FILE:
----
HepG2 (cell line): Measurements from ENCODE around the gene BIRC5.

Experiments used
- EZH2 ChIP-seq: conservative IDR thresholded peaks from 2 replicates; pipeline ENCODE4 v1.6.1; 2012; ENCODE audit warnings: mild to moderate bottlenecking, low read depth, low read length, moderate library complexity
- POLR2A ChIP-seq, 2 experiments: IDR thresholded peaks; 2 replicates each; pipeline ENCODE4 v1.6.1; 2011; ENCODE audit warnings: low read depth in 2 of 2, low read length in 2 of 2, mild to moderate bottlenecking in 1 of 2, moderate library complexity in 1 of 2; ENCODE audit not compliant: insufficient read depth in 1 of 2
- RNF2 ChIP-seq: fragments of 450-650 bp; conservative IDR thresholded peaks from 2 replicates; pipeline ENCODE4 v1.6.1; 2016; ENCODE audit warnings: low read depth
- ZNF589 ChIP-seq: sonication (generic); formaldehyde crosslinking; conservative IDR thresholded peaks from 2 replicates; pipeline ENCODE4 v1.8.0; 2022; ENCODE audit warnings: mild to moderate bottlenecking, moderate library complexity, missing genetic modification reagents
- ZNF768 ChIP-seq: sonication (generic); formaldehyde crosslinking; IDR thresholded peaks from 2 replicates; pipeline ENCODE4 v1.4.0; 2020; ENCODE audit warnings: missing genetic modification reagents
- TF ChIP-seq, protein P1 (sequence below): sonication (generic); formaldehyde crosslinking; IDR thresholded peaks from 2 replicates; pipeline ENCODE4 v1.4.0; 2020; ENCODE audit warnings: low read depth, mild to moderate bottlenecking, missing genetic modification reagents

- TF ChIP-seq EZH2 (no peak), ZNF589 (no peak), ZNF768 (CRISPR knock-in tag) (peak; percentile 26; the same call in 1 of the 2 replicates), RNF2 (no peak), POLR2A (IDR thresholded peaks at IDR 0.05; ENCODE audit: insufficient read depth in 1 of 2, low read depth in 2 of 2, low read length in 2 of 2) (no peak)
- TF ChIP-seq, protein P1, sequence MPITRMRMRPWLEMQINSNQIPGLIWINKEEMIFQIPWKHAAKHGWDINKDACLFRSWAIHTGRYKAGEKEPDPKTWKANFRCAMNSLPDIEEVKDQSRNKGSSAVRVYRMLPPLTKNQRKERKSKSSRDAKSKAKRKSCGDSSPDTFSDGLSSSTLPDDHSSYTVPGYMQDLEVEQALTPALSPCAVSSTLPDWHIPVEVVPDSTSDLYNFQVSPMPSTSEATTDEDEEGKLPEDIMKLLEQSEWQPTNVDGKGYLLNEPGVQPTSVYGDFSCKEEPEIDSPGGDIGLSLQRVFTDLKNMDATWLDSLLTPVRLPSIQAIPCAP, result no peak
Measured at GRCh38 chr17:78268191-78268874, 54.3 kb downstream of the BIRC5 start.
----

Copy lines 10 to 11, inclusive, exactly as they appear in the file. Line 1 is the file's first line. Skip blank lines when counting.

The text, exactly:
- TF ChIP-seq, protein P1, sequence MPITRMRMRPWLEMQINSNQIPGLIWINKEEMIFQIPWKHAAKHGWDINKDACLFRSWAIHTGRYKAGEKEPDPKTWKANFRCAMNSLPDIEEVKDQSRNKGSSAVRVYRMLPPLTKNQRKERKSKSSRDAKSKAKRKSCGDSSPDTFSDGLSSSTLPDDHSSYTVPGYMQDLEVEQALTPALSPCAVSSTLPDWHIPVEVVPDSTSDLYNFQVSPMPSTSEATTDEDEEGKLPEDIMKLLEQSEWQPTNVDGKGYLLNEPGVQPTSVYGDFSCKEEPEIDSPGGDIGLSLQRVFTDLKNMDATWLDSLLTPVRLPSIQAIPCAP, result no peak
Measured at GRCh38 chr17:78268191-78268874, 54.3 kb downstream of the BIRC5 start.